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Why It's So Hard to Calculate Death Tolls From Hurricanes

Time logo Time 6 days ago Jamie Ducharme
a pile of snow next to a rock wall: A tree toppled by Hurricane Maria rests over damaged graves in the Villa Palmeras cemetery on December 23, 2017 in San Juan, Puerto Rico. © Mario Tama—Getty Images A tree toppled by Hurricane Maria rests over damaged graves in the Villa Palmeras cemetery on December 23, 2017 in San Juan, Puerto Rico.
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President Donald Trump on Thursday denounced a George Washington University study that attributed 2,975 deaths to Hurricane Maria, suggesting that the estimate — which is far higher than the 64 deaths initially reported — was politically motivated. In response, representatives from the GWU Milken Institute School of Public Health said they stand by their science, and “are confident that the number — 2,975 — is the most accurate and unbiased estimate of excess mortality to date.”

But how can a death toll jump from 64 to nearly 3,000? The answer hinges on one fundamental question: What constitutes a disaster death?

“You have to think of [64 and 3,000] as two different indicators,” says Carlos Santos-Burgoa, one of the GWU report’s authors and a professor of global health at the school.

“The 64 comes from death certificates that have stated that the death is related to the hurricane,” such as those caused by drowning, falling buildings or projectile debris, Burgoa explains.

Meanwhile, the number highlighted in the GWU report, which was based on an analysis of death certificates filed between September 2017 and February 2018, represents deaths “in excess of what would have been predicted if there had not been a hurricane, regardless of if a physician says it was related or not,” Burgoa says. This could include deaths caused by dangerous conditions encountered while evacuating, for example, or by disruptions to medical care stemming from widespread, lasting power outages in Puerto Rico, for example.

Centers for Disease Control and Prevention (CDC) guidelines say that these indirect deaths should be counted in disaster totals, but the GWU report found that “many physicians were not oriented in the appropriate certification protocol” and that “most physicians have no formal training in completing a death certificate and thus are not aware of appropriate death certification practices.” Add in challenges like impaired communications and transportation, which may affect normal reporting processes, and it’s easy to see how, by GWU’s estimates, some 2,911 deaths that should have been counted as storm-related were not.

(After the storm, in October 2017, the CDC pushed out more detailed information about what qualifies as a disaster-related death and what does not.)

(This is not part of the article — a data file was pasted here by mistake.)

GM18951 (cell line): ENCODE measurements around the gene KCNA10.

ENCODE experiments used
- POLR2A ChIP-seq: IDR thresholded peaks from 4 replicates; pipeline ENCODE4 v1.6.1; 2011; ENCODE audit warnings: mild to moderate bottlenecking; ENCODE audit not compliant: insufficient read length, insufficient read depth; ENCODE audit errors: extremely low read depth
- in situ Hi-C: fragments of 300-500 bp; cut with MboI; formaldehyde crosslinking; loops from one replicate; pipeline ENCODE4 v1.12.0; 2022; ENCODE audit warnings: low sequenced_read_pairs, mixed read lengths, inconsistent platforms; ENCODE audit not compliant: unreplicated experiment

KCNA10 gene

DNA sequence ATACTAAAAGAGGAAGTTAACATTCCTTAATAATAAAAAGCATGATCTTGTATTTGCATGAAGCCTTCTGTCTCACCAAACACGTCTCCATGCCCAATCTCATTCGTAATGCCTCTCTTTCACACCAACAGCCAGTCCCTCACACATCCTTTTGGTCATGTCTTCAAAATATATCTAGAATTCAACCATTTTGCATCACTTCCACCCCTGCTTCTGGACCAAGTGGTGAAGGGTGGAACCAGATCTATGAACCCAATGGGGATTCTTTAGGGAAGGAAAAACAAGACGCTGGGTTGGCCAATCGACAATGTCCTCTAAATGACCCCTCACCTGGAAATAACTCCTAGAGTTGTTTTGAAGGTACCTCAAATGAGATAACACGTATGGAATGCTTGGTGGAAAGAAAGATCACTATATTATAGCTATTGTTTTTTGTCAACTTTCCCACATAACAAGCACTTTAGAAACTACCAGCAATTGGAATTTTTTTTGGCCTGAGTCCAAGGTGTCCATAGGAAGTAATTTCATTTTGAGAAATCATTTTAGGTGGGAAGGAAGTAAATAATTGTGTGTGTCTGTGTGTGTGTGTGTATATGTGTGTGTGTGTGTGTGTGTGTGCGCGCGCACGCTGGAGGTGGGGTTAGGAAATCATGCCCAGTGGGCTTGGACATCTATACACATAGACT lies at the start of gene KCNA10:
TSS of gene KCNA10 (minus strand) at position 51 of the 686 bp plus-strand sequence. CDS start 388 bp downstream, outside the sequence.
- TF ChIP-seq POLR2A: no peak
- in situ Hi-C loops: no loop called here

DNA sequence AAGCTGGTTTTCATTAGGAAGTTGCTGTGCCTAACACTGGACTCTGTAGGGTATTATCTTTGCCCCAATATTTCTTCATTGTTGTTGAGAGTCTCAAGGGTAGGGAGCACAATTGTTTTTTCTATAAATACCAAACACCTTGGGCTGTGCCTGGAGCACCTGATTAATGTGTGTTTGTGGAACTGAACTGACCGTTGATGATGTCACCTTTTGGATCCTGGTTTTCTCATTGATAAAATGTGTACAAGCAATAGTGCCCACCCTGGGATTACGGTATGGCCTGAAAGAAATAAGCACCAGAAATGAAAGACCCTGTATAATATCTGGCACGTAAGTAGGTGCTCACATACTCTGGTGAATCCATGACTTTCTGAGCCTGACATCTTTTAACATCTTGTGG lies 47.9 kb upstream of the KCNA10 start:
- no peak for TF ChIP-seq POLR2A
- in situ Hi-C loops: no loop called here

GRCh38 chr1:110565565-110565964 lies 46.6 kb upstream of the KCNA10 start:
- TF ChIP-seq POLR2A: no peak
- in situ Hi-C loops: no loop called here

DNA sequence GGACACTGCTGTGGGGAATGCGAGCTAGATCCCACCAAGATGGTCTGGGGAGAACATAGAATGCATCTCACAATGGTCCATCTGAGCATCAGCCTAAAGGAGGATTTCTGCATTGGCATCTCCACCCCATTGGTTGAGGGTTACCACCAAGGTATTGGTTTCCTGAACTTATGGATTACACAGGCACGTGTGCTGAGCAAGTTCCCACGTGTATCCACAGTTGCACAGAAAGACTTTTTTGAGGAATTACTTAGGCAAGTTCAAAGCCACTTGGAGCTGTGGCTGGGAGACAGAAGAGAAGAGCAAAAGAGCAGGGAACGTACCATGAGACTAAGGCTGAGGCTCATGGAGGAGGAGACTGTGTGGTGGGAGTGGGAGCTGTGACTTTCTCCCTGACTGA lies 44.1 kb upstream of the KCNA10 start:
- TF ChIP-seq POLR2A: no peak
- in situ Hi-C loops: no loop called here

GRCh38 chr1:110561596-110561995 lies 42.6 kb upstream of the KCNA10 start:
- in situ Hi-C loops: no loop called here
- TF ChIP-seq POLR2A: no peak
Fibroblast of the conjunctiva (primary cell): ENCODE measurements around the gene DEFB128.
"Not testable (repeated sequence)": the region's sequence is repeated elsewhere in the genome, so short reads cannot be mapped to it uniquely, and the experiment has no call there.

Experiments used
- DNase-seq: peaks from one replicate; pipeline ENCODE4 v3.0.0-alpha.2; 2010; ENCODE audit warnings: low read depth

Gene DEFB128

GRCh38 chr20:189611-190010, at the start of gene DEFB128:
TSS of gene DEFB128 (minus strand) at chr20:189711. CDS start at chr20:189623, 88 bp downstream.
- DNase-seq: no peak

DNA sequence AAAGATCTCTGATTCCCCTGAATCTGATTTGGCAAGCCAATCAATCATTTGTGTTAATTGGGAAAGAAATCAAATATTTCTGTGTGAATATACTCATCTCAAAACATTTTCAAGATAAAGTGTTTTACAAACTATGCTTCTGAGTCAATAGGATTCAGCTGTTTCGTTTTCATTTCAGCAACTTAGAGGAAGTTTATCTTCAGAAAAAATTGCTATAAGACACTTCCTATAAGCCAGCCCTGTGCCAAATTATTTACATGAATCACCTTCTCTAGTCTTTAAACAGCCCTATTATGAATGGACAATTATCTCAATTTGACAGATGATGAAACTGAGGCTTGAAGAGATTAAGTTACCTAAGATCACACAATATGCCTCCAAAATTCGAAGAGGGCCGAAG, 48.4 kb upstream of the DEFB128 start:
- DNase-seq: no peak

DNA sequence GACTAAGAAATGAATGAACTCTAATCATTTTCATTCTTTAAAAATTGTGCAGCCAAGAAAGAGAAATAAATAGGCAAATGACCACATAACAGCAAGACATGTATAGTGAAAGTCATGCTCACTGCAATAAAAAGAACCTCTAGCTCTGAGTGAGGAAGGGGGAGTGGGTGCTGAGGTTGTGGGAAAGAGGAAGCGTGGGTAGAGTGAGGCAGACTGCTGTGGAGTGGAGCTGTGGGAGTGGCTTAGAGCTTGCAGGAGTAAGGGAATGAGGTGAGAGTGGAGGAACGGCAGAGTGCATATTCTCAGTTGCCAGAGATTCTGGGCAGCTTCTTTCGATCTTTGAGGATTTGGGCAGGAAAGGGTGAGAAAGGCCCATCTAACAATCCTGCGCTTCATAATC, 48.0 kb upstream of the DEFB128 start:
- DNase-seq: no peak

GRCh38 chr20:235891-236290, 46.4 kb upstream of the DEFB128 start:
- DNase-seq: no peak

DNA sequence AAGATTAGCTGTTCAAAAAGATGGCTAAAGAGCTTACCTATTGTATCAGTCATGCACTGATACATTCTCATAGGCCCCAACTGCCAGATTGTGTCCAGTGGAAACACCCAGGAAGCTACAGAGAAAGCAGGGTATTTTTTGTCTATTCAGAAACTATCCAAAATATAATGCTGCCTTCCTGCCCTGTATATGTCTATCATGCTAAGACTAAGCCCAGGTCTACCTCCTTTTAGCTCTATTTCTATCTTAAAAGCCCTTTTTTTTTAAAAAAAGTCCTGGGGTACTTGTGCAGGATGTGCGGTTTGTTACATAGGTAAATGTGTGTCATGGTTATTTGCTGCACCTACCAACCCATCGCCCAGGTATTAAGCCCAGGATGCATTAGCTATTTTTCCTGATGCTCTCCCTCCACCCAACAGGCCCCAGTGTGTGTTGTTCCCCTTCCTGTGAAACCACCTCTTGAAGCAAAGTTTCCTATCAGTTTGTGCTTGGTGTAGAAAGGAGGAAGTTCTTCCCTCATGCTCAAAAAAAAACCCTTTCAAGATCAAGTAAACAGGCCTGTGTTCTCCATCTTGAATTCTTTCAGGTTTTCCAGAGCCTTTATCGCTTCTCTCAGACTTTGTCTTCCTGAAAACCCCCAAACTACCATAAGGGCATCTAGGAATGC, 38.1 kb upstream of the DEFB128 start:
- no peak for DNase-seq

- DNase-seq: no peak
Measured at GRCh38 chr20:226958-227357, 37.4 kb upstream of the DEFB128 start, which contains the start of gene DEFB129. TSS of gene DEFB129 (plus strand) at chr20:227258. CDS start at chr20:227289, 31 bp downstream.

An earlier study of Hurricane Maria deaths, published in July by researchers from the Harvard T.H. Chan School of Public Health, found an even wider margin of error. Harvard’s report, which was based on systematic household surveys throughout Puerto Rico, reached a “conservative” estimate of 4,645 storm-related deaths between September and December 2017, many as a result of “delayed or interrupted health care.” Household surveys are often used to estimate death counts when regular reporting channels are unavailable or nonexistent.

This number may be higher than GWU’s, Burgoa says, because it used select households to extrapolate the total number of deaths. Burgoa likens the process to political polling, which can capture trends but may not be totally accurate.

“When you do political campaigns, you do surveys. But at the end, there is a result,” he says. “We had the result because we had the total universal deaths.”

These calculation complications are nothing new. Determining death counts after Hurricane Katrina, in 2005, was a similarly convoluted process. A study published in 2014, almost a full decade after the hurricane left huge swaths of New Orleans flooded and hospitals without power, attributed 1,170 deaths to Hurricane Katrina — 184 more than a widely cited 2008 study on the subject, thanks to new availability of autopsy data. Both of these numbers, however, were considerably lower than an initial estimate from the National Oceanic and Atmospheric Administration, which initially cited the death toll at 1,833.

Death tolls were much lower after Hurricane Sandy hit the East Coast in 2012, but calculations vary there, too. The National Hurricane Center said at least 87 deaths were directly or indirectly caused by Hurricane Sandy, while the CDC, using Red Cross data, tallied 117 deaths tied to the storm.

The CDC has strengthened its guidance around what counts as a disaster-related death in the years since Sandy and Katrina, but Burgoa says there’s still work to be done in clarifying and disseminating those policies. But more importantly, he says exact death counts are not the most meaningful piece of information to be gleaned from studying disasters.

“Our goal is to provide a way to move forward, to get away from the controversy of numbers and move into, what can we do to protect and prevent [deaths] in the future?” Burgoa says. “That is what is important for public health: What are the needs of the population?”

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